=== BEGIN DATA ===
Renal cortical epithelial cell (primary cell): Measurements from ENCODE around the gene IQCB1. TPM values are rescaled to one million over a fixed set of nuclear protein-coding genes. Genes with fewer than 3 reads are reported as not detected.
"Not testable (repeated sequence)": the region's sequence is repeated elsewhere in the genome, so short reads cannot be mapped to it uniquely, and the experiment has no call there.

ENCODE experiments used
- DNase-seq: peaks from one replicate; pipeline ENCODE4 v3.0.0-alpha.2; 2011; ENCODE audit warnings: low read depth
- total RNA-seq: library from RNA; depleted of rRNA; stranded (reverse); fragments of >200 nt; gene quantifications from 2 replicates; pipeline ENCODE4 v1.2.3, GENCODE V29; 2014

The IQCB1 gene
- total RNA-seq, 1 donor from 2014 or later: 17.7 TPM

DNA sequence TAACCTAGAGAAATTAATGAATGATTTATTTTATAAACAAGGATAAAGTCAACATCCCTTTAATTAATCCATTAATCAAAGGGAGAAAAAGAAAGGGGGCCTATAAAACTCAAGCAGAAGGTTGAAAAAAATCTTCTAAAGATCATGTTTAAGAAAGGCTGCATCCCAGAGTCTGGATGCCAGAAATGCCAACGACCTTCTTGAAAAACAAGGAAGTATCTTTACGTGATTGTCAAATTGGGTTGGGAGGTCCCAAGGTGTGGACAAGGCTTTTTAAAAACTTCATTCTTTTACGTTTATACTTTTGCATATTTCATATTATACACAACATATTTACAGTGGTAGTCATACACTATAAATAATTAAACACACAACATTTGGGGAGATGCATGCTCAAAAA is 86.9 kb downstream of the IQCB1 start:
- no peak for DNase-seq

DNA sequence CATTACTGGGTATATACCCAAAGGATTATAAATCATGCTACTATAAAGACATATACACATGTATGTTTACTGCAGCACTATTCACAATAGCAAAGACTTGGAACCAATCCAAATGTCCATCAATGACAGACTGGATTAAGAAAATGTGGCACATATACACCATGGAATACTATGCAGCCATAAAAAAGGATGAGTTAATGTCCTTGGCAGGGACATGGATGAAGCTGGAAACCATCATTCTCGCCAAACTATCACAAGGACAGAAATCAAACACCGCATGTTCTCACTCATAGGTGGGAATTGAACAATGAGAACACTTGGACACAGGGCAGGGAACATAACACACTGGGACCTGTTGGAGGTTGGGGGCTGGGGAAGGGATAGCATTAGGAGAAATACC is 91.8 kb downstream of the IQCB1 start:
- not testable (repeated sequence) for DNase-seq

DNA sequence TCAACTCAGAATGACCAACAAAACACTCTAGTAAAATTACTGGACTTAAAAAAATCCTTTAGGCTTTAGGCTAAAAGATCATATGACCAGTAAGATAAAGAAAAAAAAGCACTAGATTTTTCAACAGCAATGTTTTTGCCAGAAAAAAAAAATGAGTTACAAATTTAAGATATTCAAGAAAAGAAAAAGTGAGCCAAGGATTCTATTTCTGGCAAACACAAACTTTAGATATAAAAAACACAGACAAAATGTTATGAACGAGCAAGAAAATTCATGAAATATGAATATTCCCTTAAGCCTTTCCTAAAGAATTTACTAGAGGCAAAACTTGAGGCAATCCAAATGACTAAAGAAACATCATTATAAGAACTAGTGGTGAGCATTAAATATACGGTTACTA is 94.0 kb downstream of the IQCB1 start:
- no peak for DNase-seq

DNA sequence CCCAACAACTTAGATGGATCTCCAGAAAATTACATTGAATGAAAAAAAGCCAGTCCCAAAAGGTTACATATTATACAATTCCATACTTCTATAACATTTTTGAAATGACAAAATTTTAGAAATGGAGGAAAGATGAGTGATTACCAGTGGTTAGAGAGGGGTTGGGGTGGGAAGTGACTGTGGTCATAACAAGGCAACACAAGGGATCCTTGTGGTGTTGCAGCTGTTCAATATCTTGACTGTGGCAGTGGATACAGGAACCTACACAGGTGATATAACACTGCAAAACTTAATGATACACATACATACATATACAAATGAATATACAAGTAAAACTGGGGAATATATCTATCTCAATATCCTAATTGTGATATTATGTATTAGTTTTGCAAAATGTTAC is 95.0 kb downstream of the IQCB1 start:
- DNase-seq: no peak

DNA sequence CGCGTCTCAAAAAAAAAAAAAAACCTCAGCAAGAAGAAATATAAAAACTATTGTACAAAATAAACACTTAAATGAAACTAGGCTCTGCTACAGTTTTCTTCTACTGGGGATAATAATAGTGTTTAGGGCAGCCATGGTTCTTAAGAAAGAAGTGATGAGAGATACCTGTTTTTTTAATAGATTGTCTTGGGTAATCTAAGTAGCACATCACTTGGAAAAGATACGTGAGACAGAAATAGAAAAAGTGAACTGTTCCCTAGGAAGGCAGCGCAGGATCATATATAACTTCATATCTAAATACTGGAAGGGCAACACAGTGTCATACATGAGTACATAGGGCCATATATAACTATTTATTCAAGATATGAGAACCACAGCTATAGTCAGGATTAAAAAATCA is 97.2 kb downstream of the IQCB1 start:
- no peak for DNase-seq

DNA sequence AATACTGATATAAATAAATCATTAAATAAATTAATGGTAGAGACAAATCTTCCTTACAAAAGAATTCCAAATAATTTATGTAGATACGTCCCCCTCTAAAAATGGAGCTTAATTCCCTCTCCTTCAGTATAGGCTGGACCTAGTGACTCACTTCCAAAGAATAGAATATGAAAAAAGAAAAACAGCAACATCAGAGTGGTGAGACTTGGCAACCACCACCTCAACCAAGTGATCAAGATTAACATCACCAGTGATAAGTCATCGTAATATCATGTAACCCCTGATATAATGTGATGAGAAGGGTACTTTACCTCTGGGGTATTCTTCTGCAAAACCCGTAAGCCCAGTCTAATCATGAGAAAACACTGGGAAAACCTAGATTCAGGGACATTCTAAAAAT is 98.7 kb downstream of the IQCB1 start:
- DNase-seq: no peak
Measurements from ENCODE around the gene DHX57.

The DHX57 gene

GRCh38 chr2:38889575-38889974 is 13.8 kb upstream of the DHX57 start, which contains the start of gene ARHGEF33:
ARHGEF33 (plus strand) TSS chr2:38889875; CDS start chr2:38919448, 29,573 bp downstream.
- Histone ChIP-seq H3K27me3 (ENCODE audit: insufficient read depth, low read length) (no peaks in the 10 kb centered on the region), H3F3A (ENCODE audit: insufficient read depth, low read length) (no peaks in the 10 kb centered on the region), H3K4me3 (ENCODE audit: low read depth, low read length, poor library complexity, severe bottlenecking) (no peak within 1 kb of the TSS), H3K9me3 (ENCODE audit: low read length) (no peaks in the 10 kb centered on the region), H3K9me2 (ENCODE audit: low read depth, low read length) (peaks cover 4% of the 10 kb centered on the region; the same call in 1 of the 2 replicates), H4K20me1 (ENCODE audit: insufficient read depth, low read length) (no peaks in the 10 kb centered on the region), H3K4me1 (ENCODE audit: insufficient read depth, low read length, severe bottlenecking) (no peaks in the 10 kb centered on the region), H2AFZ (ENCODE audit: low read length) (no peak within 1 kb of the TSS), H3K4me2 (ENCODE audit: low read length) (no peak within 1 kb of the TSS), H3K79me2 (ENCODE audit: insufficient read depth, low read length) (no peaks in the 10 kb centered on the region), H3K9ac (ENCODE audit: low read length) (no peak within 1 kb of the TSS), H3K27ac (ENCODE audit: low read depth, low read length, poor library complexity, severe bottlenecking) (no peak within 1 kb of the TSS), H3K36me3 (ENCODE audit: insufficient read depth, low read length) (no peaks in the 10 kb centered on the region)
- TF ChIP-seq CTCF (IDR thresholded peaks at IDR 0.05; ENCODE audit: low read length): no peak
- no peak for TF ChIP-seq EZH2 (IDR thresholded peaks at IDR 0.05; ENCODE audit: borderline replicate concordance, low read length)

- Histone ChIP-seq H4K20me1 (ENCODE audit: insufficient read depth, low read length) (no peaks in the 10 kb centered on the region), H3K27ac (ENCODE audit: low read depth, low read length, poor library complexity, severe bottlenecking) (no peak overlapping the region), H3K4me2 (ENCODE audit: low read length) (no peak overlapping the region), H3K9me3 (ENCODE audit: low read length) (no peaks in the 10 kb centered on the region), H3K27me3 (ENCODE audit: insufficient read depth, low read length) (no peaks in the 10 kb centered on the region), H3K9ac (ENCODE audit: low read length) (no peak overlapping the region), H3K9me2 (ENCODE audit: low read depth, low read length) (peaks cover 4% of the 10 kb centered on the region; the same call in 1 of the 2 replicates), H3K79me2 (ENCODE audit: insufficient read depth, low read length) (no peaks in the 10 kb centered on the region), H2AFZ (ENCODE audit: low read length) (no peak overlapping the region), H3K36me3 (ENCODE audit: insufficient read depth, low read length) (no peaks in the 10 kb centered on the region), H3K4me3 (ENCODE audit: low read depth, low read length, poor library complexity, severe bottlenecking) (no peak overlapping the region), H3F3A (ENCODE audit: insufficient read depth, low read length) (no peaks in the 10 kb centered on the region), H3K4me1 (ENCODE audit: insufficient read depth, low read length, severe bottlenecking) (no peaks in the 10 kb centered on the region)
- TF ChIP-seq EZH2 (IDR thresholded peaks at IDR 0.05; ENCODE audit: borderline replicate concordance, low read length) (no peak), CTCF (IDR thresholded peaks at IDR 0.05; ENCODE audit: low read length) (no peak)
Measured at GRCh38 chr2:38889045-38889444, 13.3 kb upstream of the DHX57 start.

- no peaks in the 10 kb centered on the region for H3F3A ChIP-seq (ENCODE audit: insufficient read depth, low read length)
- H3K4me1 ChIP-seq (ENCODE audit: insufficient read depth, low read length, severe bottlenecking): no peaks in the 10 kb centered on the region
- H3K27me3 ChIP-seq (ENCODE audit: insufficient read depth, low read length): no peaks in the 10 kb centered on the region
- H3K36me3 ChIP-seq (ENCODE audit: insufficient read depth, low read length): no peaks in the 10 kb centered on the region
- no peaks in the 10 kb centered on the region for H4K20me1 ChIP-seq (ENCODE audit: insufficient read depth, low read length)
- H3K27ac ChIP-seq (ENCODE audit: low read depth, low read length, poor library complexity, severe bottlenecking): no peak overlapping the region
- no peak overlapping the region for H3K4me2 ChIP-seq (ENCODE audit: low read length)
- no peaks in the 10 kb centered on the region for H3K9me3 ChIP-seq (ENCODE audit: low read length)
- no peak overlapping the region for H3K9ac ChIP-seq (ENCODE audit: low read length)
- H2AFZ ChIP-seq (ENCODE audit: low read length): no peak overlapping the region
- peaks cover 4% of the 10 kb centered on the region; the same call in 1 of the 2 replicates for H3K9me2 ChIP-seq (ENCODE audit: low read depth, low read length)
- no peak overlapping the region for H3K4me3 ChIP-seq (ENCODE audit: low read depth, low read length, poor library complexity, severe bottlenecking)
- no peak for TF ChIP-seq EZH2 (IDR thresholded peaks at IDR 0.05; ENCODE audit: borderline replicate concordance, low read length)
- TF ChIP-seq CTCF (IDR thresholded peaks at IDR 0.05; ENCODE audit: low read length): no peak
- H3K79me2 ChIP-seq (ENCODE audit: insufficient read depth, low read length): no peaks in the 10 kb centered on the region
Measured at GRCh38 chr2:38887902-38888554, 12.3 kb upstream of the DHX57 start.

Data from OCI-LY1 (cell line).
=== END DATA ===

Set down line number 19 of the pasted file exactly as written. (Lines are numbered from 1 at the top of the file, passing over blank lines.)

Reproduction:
- DNase-seq: no peak